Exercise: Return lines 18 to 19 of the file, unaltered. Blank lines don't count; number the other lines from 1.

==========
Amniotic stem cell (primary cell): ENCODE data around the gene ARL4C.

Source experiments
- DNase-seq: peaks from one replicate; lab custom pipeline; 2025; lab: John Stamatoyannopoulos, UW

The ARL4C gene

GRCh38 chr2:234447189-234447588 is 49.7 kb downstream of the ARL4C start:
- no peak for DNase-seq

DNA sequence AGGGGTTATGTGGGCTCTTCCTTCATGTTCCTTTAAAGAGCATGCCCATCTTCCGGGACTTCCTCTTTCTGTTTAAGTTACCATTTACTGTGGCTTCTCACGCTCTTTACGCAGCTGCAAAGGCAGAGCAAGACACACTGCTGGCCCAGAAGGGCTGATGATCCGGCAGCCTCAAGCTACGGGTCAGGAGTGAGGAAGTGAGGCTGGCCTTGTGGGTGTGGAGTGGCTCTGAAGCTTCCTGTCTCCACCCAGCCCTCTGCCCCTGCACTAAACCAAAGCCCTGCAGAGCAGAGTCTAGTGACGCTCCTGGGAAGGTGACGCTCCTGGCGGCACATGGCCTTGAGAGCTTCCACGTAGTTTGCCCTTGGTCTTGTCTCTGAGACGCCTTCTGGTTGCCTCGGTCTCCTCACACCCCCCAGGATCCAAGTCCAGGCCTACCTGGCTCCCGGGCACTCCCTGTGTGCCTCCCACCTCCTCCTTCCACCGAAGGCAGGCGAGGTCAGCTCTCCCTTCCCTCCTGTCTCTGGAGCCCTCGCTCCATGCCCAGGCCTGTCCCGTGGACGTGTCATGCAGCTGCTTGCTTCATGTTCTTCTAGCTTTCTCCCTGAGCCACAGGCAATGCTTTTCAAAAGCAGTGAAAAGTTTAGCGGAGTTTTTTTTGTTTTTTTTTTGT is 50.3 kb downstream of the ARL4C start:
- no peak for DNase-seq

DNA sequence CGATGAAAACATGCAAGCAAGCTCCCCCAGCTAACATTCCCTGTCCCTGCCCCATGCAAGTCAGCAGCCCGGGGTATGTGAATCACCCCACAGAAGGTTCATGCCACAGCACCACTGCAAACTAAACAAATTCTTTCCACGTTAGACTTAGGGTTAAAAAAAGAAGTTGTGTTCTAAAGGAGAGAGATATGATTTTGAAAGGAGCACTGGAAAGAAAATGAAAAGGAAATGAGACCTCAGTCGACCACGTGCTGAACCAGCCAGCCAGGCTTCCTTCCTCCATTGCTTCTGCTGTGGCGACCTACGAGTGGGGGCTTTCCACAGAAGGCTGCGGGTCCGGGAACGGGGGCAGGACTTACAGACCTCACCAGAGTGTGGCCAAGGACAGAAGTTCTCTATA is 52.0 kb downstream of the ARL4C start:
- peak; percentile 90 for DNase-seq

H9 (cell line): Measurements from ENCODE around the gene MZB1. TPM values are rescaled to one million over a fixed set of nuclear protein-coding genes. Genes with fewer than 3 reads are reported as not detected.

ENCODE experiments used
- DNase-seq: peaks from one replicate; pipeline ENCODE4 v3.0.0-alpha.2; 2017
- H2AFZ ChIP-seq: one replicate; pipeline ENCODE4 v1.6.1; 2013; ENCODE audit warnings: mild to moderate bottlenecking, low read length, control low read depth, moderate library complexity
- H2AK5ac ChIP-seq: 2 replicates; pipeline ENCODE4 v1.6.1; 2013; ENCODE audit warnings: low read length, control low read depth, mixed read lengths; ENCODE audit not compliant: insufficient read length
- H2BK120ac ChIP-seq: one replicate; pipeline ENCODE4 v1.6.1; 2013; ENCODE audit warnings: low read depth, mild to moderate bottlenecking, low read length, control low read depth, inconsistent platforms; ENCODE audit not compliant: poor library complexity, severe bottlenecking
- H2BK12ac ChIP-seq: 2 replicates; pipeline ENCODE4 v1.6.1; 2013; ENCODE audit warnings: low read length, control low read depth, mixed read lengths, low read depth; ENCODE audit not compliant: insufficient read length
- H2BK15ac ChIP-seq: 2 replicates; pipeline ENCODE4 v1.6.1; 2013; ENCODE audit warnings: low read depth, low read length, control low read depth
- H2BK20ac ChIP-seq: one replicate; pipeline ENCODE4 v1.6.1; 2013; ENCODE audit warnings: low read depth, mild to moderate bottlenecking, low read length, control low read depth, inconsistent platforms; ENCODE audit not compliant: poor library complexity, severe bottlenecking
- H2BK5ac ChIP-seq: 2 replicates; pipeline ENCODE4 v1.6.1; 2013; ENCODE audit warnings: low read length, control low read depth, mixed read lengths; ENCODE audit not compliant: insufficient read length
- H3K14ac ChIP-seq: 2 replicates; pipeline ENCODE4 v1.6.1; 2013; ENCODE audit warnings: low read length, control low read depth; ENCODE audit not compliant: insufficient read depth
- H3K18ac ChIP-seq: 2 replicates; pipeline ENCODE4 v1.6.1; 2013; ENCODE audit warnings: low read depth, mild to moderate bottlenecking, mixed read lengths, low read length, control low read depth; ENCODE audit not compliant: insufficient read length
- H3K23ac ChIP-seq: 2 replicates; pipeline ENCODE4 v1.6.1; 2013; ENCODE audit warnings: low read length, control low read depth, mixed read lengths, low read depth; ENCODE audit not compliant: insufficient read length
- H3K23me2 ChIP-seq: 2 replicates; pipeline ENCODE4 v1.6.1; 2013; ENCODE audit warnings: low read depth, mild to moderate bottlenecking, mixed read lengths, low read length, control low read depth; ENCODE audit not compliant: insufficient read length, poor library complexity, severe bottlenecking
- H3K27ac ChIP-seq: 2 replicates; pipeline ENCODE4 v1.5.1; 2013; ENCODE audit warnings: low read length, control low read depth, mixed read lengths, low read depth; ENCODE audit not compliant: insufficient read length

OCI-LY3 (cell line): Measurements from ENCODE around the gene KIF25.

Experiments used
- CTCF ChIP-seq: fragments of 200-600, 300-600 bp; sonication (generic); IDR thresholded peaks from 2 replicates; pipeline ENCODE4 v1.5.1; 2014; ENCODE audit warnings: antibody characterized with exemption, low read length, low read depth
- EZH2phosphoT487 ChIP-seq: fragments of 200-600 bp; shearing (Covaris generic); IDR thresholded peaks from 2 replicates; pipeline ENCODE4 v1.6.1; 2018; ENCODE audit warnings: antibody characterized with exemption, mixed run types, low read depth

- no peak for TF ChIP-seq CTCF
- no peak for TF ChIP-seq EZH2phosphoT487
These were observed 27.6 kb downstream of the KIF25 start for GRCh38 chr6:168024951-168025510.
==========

- H2BK15ac ChIP-seq: 2 replicates; pipeline ENCODE4 v1.6.1; 2013; ENCODE audit warnings: low read depth, low read length, control low read depth
- H2BK20ac ChIP-seq: one replicate; pipeline ENCODE4 v1.6.1; 2013; ENCODE audit warnings: low read depth, mild to moderate bottlenecking, low read length, control low read depth, inconsistent platforms; ENCODE audit not compliant: poor library complexity, severe bottlenecking